One mom looked around for Samuel after meeting me and asked, "So where's your...."  I quickly jumped in and said, "He passed away."  I immediately saw the look of horror on her face and the kindness.  I think all these CHD parents at one point or another have imagined being in my shoes and facing life without their precious child, so there's an automatic compassion and even understanding.  She asked if I was ok to talk about it, and I assured her I was.  When she wanted to know what his heart defects were, I couldn't even remember one of them!  It took me a full 2 or 3 minutes to come up with "coronary fistulas," and that moment confirmed to me more than any other how far removed I am from the CHD world. 

In my reality, I am a bereaved parent.  At one point I was the parent of a sick child who had CHD, but now I am a mother without her son.  And though the CHD world certainly overlaps mine, it is not the world with which I most identify.  I felt like a foreigner when the parents talked about the many medications their kids take, their side effects, the dosages, the grants they can apply for to help pay for all the medical bills and the outrageously expensive special formula ($1200/month!!).  They were speaking a language I couldn't understand.  Had Samuel lived, I would have known what it meant to give 600 cc's of formula a day or to apply for Katie Beckett or to be concerned about the side effects of a particular medication.  But I don't know.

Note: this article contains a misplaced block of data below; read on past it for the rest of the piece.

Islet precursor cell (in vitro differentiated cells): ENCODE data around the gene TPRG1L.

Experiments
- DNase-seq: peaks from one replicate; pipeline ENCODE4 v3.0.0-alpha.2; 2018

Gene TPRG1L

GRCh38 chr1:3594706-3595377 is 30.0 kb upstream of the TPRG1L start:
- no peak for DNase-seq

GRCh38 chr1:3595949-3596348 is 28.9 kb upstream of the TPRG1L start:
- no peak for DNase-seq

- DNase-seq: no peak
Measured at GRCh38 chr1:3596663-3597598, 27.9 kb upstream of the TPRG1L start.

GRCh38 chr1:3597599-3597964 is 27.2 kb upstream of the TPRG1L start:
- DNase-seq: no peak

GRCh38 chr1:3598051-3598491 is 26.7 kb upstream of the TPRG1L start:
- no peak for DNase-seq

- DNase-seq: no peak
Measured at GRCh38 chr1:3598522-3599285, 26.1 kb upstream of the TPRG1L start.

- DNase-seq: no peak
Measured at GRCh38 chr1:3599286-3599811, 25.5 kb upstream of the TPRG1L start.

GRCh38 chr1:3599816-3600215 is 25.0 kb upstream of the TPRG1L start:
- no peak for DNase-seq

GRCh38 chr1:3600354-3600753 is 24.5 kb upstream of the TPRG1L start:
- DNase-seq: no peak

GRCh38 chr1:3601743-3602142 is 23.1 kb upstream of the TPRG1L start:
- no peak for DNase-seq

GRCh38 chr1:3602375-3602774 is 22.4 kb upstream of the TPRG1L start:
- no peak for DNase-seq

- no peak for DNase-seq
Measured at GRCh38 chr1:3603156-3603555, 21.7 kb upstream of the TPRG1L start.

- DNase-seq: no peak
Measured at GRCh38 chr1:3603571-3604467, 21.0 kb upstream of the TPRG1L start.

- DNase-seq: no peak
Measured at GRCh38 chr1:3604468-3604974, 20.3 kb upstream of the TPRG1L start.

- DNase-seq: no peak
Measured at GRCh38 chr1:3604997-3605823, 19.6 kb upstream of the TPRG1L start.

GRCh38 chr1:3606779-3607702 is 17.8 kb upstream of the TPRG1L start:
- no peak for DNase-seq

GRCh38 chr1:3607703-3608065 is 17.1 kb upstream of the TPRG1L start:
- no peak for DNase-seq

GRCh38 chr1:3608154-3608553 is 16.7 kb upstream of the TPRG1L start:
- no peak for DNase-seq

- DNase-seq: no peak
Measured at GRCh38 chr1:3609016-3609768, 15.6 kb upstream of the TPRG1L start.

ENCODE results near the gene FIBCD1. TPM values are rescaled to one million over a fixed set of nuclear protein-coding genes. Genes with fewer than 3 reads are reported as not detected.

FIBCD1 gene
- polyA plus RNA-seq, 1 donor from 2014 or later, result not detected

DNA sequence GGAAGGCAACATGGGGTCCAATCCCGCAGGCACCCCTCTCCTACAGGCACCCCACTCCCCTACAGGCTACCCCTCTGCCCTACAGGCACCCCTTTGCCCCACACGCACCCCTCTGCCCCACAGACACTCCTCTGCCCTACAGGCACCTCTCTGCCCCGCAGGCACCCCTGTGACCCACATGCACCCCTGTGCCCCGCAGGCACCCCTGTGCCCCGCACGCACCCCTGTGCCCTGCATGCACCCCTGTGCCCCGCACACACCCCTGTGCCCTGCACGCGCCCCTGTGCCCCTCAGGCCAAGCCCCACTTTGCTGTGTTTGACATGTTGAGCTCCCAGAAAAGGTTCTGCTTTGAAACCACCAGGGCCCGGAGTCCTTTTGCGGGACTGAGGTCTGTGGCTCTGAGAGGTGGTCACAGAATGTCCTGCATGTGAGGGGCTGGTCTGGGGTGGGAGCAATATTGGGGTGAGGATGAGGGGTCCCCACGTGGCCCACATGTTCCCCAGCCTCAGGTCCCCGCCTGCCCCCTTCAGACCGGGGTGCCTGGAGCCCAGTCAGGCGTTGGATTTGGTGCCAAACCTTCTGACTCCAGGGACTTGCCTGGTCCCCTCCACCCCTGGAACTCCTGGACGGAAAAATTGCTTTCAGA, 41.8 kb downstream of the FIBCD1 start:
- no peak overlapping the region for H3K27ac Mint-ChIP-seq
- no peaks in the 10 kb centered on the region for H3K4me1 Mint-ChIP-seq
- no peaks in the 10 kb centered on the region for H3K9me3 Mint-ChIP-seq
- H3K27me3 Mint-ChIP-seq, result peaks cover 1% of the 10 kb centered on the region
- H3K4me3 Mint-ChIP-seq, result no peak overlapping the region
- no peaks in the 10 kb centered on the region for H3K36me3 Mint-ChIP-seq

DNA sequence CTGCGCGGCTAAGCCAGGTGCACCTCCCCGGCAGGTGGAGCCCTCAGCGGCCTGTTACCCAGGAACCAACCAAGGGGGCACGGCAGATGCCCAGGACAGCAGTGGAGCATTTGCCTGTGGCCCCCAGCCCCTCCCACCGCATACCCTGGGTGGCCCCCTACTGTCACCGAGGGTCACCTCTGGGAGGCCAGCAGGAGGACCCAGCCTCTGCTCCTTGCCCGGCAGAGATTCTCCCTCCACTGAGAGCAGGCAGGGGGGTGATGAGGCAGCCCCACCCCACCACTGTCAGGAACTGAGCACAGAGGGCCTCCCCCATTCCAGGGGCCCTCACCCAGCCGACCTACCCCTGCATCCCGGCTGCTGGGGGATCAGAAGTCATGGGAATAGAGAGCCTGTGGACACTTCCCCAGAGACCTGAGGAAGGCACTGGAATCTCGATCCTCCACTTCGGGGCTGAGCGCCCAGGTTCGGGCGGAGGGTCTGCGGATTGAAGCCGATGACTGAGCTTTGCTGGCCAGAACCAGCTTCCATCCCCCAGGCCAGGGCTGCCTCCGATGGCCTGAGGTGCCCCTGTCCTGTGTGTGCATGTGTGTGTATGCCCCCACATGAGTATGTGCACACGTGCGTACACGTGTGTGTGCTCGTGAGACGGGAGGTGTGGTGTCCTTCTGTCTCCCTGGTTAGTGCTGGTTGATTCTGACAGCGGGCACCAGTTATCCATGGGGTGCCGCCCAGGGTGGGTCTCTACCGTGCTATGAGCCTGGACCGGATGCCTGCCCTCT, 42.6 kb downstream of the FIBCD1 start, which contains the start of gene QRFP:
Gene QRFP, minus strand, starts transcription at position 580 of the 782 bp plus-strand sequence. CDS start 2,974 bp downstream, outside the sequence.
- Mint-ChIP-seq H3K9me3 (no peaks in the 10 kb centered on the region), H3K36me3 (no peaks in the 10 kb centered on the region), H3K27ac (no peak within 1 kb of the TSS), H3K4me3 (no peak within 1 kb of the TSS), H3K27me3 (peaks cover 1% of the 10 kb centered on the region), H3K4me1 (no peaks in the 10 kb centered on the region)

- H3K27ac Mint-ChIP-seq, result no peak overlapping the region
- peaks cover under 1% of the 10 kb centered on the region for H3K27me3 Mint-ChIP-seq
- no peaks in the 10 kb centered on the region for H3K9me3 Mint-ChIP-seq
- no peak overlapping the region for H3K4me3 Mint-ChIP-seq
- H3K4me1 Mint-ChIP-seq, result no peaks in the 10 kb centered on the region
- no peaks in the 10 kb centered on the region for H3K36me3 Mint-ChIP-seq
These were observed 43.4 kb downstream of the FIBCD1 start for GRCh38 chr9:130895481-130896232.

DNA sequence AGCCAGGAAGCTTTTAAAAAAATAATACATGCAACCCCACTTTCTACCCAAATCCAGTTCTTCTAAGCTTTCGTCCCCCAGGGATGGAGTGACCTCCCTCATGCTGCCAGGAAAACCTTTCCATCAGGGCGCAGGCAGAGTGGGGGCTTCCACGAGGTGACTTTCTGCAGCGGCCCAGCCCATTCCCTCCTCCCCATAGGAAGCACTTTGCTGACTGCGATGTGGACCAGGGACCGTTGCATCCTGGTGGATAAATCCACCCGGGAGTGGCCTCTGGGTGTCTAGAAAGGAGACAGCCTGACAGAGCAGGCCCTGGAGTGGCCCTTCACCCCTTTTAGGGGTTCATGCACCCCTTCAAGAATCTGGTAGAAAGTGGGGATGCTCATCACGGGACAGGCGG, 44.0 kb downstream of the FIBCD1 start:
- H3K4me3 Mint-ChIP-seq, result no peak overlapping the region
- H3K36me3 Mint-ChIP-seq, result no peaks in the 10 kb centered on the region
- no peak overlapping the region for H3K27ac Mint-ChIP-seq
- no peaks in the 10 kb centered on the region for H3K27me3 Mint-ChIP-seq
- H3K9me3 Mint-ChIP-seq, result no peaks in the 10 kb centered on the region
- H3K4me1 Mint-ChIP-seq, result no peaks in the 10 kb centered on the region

Listening to the parents discuss all these things that are so close to their hearts and are their daily reality, I was reminded yet again that they, too, are living a nightmare. I wouldn't wish my grief on anyone, but I wouldn't wish their fear on anyone either.  They have to face the continual dread that the bottom will drop off of the boat.  They fear sudden cardiac arrest, blood clots, seizures, not qualifying for the next surgery, cyanosis, and a myriad of other terrible possibilities.  As much as I treasure the month I spent with Samuel, I would never want to relive it.  These parents are continually living this painful and fearful reality where their kids are unwell and around the next corner tragedy may by lurking.  I hurt for them. 

Recognizing the fear my friends face each day reminds me of a quote from one of my all-time favorite books.  Once upon a time, I taught junior and senior English, and I was privileged to teach Cry, the Beloved Country by Alan Paton.  In it, one of the characters says, "My friend, your anxiety turned to fear, and your fear turned to sorrow. But sorrow is better than fear. For fear impoverishes always, while sorrow may enrich."  I found this to be so true while at Egleston.  The fear of the first three weeks was very impoverishing.  It took so much from me.  But the sorrow of the last week, when we knew Samuel was dying, was deeply enriching, and the sorrow of the last 5 months has enriched me more than I will probably ever know.  There is something inherently ugly, horrible, and robbing in fear, but sorrow doesn't have to be that way.  It's deepening, growing, and sometimes even refreshing.  There is something beautiful and redemptive in sorrow.  I have yet to find the redemption in fear.